FOMC Announces No Change to the Fed Funds Rate

November 01, 2023
The Federal Open Market Committee (FOMC) announced no change to the Fed funds rate at its November 2023 meeting.

In the just-released FOMC statement, the Fed announced no change to the Fed funds rate. This was in line with Fed funds futures trading and consensus market expectations. The Fed guidance the market is looking for today will come from wording changes to the just released policy statement and Fed Chair Powell’s press conference, which will begin at the bottom of the hour. The Fed funds range remains set at 5.25% to 5.50%.

Changes to the policy statement will set the stage for the press conference, so we should listen to commentary about any unexpected changes in that wording. Bond market participants will be sensitive to changes relative to the recent surge in the level of GDP and the increase in September inflation readings. Any additional attention given to those factors will raise the chances of another rate hike coming on the last FOMC meeting of the year, which concludes on December 13. To date, Chair Powell has not stated they have reached a terminal rate and that there will be no further rate hikes in this monetary policy cycle. Regardless of policy statement revisions, it’s unlikely Chair Powell will make that statement today.

The Fed is holding off on a rate increase today despite the surge in GDP and higher inflation readings because there is clear evidence their prior rate increases have started to slow consumers and businesses. Another factor is the impact higher term interest rates will have. Mortgage rates are a good example of this.

According to BankRate, the 30yr agency fixed rate was being quoted at 7.00% at the beginning of June, at 7.59% at the September FOMC meeting, and it’s currently quoted at 8.05%. This recent rapid increase in term rates, to the highest levels in some 23 years, will do more of the Fed’s “demand destruction” work to reduce inflation for it going forward. That gives the Fed the luxury of continuing to wait for the impact of its’ earlier rate hikes to take full effect.

What’s Next?

The ongoing strength of the economy and job market demand has changed recession expectations to a “no-landing” scenario. One word of caution — a soft landing, where the economy avoids recession altogether, is an extremely rare occurrence historically. That keeps the possibility of a recession and lower rates in the conversation. But the September inflation readings are keeping the market on alert for the Fed reacting with another rate hike and possibly even pushing the 5.625% terminal Fed funds projection higher.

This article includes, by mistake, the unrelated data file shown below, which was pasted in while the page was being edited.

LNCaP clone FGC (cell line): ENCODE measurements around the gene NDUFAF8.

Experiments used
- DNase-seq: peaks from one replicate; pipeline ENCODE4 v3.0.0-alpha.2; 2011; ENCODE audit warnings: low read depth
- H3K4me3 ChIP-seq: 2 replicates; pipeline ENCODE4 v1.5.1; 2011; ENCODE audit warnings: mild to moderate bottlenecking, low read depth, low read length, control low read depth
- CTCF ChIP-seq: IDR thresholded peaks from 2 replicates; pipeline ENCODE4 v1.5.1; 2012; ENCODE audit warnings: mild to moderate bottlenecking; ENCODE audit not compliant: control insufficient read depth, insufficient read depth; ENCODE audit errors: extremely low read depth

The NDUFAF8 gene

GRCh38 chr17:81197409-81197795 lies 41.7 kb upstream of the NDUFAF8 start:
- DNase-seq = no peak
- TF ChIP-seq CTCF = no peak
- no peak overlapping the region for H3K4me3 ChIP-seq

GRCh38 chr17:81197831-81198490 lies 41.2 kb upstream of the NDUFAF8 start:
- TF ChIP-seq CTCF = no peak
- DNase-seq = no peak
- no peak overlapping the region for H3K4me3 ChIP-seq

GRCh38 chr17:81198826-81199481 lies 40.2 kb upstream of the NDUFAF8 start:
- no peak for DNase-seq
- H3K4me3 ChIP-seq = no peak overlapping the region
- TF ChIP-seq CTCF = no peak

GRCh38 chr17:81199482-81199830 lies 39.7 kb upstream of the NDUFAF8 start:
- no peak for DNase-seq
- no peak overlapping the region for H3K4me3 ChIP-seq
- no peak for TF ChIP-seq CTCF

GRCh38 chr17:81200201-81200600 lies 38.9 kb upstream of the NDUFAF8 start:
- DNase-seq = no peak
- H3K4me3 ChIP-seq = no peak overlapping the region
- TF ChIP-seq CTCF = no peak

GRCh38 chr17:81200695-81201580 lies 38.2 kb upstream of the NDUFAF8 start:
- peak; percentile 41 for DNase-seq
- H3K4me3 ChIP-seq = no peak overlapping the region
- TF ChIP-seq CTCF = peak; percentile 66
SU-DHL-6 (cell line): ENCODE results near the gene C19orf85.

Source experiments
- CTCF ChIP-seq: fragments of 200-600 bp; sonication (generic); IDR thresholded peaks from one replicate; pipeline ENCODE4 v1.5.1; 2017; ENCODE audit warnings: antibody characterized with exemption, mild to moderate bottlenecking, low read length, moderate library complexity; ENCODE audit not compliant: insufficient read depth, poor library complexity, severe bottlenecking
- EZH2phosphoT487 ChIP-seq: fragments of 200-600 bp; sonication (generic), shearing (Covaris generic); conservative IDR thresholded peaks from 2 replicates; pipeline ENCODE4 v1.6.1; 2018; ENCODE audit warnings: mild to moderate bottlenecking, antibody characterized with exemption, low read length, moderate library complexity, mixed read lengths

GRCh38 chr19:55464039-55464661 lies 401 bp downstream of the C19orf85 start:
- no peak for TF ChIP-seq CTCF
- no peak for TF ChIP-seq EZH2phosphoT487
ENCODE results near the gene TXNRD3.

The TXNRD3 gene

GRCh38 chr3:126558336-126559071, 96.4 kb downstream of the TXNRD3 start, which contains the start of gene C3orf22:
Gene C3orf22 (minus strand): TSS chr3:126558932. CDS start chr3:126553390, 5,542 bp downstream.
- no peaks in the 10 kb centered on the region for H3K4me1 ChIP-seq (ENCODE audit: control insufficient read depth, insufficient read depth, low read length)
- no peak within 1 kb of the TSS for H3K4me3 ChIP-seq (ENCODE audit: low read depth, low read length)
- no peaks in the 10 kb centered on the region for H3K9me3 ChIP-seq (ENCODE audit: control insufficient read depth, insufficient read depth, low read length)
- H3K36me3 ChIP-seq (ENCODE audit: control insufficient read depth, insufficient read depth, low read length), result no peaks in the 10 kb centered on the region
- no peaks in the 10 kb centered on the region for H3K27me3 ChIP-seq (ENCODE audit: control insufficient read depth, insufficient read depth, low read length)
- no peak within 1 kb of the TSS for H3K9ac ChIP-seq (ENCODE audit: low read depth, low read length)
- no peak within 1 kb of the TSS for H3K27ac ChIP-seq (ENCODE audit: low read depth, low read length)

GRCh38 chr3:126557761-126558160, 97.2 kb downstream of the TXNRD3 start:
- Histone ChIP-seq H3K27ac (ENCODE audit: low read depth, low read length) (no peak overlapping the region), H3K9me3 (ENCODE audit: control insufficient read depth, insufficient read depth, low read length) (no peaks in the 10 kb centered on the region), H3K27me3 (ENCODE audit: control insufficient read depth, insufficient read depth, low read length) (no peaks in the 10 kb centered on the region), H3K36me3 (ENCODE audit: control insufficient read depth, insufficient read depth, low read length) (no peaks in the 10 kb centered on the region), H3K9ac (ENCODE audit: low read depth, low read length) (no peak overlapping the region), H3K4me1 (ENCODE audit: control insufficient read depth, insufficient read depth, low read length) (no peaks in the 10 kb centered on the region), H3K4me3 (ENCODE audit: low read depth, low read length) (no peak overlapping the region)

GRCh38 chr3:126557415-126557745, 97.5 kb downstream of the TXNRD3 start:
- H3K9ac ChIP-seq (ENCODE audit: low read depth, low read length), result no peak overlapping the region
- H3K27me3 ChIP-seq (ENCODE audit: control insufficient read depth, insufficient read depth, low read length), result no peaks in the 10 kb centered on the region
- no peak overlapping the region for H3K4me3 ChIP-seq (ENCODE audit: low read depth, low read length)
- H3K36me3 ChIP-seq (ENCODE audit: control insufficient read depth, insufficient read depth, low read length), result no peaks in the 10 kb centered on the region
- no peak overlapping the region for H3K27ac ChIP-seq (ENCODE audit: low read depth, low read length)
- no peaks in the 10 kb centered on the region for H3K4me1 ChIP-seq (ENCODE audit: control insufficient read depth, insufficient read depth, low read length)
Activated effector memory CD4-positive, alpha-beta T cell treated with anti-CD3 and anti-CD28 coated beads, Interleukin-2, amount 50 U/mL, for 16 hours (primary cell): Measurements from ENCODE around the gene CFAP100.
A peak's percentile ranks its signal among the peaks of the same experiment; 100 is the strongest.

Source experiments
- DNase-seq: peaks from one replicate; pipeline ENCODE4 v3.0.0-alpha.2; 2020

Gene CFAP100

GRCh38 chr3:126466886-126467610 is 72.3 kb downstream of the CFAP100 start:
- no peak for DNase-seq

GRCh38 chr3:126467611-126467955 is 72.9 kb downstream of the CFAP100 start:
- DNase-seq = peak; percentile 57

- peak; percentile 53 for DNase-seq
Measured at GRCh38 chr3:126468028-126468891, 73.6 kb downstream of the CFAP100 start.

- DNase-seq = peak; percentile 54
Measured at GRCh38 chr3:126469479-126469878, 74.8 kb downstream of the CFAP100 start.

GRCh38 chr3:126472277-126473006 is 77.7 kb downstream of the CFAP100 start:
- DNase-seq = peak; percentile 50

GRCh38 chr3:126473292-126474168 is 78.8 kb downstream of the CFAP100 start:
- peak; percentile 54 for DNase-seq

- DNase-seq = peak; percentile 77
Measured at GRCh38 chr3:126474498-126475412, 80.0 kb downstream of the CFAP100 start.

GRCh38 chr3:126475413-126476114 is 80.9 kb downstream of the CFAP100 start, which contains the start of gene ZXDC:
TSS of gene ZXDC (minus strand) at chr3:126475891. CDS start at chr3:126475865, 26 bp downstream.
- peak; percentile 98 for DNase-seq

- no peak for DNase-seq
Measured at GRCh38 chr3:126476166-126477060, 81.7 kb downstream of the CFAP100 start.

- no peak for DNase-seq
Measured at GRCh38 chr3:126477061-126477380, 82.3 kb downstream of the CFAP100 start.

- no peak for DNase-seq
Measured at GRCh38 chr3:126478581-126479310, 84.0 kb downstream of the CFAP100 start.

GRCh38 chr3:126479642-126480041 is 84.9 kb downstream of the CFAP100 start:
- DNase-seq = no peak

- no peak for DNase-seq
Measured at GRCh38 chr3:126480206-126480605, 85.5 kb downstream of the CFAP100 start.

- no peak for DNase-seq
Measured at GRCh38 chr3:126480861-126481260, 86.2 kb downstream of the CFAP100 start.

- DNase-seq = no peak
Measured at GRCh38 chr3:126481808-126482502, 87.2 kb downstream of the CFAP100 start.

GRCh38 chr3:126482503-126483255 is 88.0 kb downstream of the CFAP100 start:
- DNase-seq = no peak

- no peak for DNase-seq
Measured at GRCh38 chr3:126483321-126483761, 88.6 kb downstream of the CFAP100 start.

Before the next meeting ending December 13, we will have two months’ worth of economic indicators to absorb. And there is still the possibility of a federal government shutdown on November 17  which could interrupt the flow of fresh information.

As mentioned, the impact of previous rate moves is becoming more relevant moving forward as the lagging effect has run its course and economic indicators are starting to show effects of the rate hike campaign. Meanwhile, there’s the impact of much higher term interest rates, war in the Middle East, rising gas prices, the impact of the UAW strike, China’s economic situation, a possible federal government shutdown, and the increased Treasury auction calendar. All of this factors into market rate expectations. These are many different and opposing forces at work.

As rates are published each day this leaves the mortgage market subject to an unusually high degree of uncertainty. Not to mention the stress of adjusting to lower origination volume our industry continues to struggle with.

What Do Borrowers Do Now?

Originators should explain to borrowers looking to finance the purchase of a home that the current mortgage rate market remains exposed to greater-than-typical levels of uncertainty. Mortgage rates have risen to levels not experienced in many years but are still at risk of being pressured higher, in the short term as well as the intermediate.

The available housing inventory is still tight and will remain so for years to come. After finding a home for purchase and achieving an accepted offer, the best course of action is to secure financing quickly to avoid the worst of possible market volatility that could upend those plans.

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